We will identify the treatment information from the linked data and compare with the clinical guidelines. Since the data structure is similar to the registry claims linked cancer data in the USA, we are confident that a decision of guideline concordance can be made. If there is conflicting treatment information in the linked data, we will use hospital records and/or claims data to decide if the treatment is concordant with the clinical guidelines, because hospital and claims data are considered more accurate than registry data. The importance of this proposed project is that it will help establish the current practical uses of China's cancer registry data system and document where improvement is needed. Initially, with the current data system, we expect to report on the patterns of care of treated patients—where data on the first course of treatment is present. We will focus on locoregional treatment as the initial treatment patterns as these data are collected from a single treatment facility.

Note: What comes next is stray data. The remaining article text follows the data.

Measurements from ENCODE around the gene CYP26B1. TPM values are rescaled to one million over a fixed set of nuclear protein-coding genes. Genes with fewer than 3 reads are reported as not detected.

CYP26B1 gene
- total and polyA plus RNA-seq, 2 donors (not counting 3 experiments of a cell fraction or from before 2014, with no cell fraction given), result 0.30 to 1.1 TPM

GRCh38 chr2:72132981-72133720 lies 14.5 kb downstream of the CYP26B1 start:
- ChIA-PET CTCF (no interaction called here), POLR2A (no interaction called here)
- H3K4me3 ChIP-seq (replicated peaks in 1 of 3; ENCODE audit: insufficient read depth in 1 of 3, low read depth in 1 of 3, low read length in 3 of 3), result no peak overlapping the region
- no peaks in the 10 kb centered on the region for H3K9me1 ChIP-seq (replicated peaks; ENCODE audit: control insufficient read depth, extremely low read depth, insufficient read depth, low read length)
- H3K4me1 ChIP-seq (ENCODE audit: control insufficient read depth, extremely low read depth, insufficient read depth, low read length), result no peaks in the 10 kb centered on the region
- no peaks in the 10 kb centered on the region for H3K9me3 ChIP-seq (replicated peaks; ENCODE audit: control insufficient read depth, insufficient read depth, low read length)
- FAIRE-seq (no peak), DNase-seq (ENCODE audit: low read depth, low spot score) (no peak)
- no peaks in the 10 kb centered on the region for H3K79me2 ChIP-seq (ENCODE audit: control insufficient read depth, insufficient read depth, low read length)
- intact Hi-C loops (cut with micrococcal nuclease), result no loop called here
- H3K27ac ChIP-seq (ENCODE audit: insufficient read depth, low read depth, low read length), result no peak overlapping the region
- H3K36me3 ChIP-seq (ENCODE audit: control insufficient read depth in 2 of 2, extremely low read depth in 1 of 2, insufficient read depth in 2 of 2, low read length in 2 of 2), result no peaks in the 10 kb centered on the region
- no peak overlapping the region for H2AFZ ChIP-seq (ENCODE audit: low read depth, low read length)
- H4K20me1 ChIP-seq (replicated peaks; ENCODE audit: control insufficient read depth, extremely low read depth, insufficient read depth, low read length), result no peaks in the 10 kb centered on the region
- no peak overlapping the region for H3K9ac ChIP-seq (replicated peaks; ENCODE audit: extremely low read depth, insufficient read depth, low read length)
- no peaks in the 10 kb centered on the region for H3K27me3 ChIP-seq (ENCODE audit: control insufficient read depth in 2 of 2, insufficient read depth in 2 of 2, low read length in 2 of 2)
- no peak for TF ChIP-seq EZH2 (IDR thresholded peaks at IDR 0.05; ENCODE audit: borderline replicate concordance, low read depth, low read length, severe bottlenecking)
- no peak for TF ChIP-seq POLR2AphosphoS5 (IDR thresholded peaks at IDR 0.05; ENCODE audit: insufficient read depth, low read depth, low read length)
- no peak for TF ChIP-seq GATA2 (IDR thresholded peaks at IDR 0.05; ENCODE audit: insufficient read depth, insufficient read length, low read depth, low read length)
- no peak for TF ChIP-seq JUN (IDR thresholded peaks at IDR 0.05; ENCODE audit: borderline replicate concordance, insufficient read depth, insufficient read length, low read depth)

Linking data and evaluating the match

Health insurance claims, hospital discharge information and consolidated cancer registry data will be merged with a probabilistic match algorithm. The standard matching string consists of a national ID number and last name. We will review non-matches for cases, and if substantial we will request that non-matches are passed to a second match string consisting of full name, date of birth, sex and county of residence.

Physician administrated patient survey

A survey questionnaire assists in collecting additional information of indirect costs that are not documented in the aforementioned linked data. Chinese researchers have used the survey method to analyse chemotherapy and complementary medicine for patients with cancer.33 ,34 The survey is often administrated in the cancer treatment facilities or the homes of the patients with cancer. Public health staff, selected from local centres for disease prevention and control (CDCs), are responsible for introducing the study to all potential participants and then determining their eligibility for inclusion. In the present study, we will use a modified version of a questionnaire developed by the Penn State Cancer Survivor Survey and Virginia Commonwealth University Cancer Survivor Survey.35 ,36